Second, components from different providers in the information system supporting research should work together. Interoperability between applications, tools and data sets will allow researchers to use whichever platform they choose while providing a seamless workflow experience. To give you an example: Mendeley Data enables researchers to search for others’ data in 35 open repositories, and also to share their own data in ways that are under their control. It is also integrated with other sharing platforms that researchers use, like DropBox. The work of ORCID is also a shining example of enabling interoperability. It provides a unique digital identifier for individual researchers, which enables transparent connections between researchers and their works and affiliations across disciplines, borders and time.
Third, transparency. If a researcher receives an automated recommendation of an article to read, researchers want to know how that recommendation was arrived at, and why it is relevant to them. If an application sends an email alert, the researcher should know why it was sent, and have the option to turn it off. For example, in Scopus, users have the option to sign up colleagues for specific search, author and citation alerts. However, users receive an alert to say they have been set up for this by a colleague and it gives them the opportunity to opt out.
Finally, we must put researchers in control. People should be able to set their own preferences and parameters, for example on what should be shared on their behalf, and what they prefer to keep private. No single technology can, or should, make decisions on behalf of the researcher. Elsevier’s privacy principles are a good example of this: When we design and develop products we adhere to these principles and constantly think about how to build in granular options for user choice and control. We must always take into account peoples’ concerns about privacy, that’s why our user privacy center enables individuals to easily access and update their personal information, review our policies and get further support should they need it.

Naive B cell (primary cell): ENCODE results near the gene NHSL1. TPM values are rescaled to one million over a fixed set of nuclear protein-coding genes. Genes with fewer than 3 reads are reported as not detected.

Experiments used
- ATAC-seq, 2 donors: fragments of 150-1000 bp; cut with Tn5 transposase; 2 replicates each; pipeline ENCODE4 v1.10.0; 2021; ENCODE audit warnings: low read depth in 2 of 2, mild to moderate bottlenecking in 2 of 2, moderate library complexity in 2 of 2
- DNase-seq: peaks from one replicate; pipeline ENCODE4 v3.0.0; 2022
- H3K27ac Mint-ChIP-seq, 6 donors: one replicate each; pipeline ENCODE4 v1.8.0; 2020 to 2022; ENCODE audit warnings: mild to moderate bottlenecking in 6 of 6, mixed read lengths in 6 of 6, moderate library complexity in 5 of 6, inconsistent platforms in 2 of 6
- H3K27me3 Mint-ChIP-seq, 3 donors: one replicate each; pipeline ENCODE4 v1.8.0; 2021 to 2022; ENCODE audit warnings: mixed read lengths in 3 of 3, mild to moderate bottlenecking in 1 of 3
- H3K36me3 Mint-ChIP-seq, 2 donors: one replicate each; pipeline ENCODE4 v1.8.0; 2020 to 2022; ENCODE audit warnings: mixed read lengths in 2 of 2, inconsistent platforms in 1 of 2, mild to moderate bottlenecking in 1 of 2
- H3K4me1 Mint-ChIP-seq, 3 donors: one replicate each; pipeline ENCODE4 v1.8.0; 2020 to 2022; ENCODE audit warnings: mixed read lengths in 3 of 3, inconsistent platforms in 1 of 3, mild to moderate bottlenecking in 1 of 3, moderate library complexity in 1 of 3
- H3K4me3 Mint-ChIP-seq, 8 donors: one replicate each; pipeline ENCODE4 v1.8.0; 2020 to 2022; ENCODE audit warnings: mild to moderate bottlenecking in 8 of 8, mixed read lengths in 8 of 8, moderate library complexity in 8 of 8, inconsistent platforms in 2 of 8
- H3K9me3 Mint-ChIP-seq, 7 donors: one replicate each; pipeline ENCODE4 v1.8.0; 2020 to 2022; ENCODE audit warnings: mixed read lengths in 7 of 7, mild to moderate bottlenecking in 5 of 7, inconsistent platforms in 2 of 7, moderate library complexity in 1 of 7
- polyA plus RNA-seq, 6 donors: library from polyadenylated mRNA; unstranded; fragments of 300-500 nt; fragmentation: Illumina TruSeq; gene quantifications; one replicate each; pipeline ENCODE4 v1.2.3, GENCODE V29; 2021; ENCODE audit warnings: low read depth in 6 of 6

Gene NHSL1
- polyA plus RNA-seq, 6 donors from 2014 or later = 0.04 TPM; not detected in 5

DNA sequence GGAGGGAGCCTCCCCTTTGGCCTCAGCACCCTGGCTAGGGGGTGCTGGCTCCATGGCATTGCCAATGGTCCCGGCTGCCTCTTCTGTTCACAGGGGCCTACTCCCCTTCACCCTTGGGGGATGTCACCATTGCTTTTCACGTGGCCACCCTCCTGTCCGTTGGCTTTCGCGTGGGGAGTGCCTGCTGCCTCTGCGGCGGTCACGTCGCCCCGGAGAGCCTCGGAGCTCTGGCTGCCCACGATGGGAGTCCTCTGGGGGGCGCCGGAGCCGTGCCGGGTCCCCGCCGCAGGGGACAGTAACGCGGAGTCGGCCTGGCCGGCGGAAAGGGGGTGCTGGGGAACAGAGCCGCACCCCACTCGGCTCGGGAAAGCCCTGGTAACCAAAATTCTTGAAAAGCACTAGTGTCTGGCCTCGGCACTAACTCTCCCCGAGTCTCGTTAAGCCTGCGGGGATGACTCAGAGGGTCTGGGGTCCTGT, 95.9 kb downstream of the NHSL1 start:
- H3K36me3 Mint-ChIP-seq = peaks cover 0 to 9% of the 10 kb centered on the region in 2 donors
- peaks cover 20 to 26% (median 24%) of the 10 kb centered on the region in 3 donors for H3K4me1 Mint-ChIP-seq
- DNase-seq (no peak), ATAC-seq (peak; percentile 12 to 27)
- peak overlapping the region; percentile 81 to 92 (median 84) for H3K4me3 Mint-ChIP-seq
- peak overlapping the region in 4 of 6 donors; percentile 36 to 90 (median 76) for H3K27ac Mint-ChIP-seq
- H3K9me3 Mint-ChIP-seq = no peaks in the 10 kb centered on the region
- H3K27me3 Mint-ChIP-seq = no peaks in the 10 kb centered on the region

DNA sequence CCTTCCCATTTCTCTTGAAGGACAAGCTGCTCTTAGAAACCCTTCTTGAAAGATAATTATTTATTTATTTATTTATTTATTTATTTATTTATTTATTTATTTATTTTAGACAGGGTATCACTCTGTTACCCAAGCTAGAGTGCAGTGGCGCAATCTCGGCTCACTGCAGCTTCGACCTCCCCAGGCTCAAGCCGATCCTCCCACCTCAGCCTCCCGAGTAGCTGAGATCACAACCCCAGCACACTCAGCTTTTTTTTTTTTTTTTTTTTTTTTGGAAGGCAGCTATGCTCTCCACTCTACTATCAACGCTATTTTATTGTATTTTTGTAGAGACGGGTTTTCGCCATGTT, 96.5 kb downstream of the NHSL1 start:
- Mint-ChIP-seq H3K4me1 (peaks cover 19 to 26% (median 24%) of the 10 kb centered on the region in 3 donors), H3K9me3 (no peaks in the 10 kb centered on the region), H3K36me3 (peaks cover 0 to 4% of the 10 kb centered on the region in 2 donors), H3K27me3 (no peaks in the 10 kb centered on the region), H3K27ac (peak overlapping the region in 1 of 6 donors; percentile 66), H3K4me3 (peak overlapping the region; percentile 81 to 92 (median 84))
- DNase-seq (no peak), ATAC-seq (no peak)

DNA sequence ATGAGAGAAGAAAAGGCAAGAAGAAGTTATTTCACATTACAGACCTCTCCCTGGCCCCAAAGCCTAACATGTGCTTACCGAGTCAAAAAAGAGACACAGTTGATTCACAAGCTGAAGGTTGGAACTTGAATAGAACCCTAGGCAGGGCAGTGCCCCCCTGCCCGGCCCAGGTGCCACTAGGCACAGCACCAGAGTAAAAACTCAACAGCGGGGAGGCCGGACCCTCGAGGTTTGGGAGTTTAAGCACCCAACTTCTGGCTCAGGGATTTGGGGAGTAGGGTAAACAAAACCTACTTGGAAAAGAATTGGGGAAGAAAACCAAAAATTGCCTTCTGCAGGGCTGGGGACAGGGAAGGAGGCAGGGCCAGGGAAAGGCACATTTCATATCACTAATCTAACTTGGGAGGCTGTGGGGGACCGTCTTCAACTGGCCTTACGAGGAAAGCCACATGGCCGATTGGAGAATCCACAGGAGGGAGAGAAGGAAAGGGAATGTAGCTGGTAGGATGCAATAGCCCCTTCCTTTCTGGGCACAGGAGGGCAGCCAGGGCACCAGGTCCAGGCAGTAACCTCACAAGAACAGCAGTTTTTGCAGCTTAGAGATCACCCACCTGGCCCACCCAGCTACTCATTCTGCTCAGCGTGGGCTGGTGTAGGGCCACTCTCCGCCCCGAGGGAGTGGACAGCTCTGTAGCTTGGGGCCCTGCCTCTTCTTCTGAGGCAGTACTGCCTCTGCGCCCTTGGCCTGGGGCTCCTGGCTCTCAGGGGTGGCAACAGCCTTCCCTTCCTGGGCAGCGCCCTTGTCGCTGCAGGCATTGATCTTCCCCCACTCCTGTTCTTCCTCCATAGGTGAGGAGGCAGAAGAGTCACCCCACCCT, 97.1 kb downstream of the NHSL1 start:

During our Q&A with Roger, he asked for an example to help bring all this to life, and RA21 (Resource Access for the 21st Century) is an obvious example of taking steps towards improving the researcher experience of access to published content, through standardization and interoperability. This joint STM and NISO initiative has widespread participation from all key stakeholder groups, including publishers, librarians, campus IT departments, vendors and identity federation operators. A number of pilot projects have been completed and the group is currently finalizing its recommendation to the industry on how we collectively provide users with a simple, seamless, customizable and secure way to access scholarly information.
We need to work closely with the research community to address the challenges they currently face and to co-create the solutions of the future. I’m excited about making every aspect of the research lifecycle more connected, more transparent and more inclusive.
1 Thought on "Guest Post: Supporting a Connected Galaxy of Knowledge"
Why not have Watson and similar intelligence “partner” with the researcher where AI could automate search adding new sources as they appear. This goes back to the previous thread and the noted exchange in this column. Watson with a “database passport” can, as the old yellow page phrase says, do the “walking” rather than the researcher. As it is done, today, the researcher needs to learn each scheme and so will Watson. That should reduce countless resources, time and money, of the database providers meeting and discussing “joint protocols”. Of course, the current path leads to consolidation by the major players such as RELX.